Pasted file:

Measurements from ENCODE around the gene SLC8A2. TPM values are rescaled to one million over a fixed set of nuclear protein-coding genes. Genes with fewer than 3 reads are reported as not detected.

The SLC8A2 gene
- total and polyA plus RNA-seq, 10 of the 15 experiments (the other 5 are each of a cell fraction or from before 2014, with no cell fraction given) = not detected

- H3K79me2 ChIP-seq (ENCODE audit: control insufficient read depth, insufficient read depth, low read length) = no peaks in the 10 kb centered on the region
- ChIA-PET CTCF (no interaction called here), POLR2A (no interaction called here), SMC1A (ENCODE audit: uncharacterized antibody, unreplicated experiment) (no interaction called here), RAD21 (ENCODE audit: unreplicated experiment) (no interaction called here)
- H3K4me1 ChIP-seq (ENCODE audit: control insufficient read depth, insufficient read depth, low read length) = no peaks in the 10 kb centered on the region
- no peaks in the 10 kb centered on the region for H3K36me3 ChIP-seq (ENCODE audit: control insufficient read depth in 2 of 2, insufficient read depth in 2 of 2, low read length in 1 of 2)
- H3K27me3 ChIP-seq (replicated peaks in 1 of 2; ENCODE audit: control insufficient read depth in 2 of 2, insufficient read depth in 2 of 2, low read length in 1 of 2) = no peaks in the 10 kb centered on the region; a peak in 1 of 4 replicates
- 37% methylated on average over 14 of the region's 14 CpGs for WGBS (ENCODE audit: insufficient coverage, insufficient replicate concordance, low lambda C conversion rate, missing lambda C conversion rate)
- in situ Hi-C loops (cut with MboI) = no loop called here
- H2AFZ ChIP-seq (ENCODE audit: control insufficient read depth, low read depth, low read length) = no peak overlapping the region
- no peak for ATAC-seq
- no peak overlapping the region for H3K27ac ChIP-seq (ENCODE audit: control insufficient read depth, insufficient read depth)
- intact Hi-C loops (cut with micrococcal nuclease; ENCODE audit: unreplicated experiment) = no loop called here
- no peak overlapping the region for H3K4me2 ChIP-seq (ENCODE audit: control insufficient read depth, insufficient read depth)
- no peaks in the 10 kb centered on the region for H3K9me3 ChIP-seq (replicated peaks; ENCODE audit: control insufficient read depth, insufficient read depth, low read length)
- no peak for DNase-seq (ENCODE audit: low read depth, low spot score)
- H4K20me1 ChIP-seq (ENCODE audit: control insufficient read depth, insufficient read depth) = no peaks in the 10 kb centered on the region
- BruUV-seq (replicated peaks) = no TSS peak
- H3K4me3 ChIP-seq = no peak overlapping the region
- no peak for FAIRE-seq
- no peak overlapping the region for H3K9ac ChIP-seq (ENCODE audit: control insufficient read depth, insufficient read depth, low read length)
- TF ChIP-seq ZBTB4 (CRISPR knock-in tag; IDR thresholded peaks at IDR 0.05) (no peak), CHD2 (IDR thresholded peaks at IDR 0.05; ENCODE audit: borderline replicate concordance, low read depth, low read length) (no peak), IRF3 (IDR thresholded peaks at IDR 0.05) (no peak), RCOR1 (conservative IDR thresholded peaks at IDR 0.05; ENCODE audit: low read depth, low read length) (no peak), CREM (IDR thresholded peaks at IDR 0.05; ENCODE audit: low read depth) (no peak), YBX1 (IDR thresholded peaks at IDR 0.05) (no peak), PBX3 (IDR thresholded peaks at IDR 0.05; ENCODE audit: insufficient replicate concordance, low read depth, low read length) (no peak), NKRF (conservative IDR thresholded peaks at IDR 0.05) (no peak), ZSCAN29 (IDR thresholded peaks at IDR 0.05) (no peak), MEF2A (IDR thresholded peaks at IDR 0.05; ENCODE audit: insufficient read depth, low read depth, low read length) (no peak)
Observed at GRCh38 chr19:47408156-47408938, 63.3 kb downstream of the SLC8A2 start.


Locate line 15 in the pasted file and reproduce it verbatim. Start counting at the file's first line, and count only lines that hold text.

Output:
- no peak overlapping the region for H3K4me2 ChIP-seq (ENCODE audit: control insufficient read depth, insufficient read depth)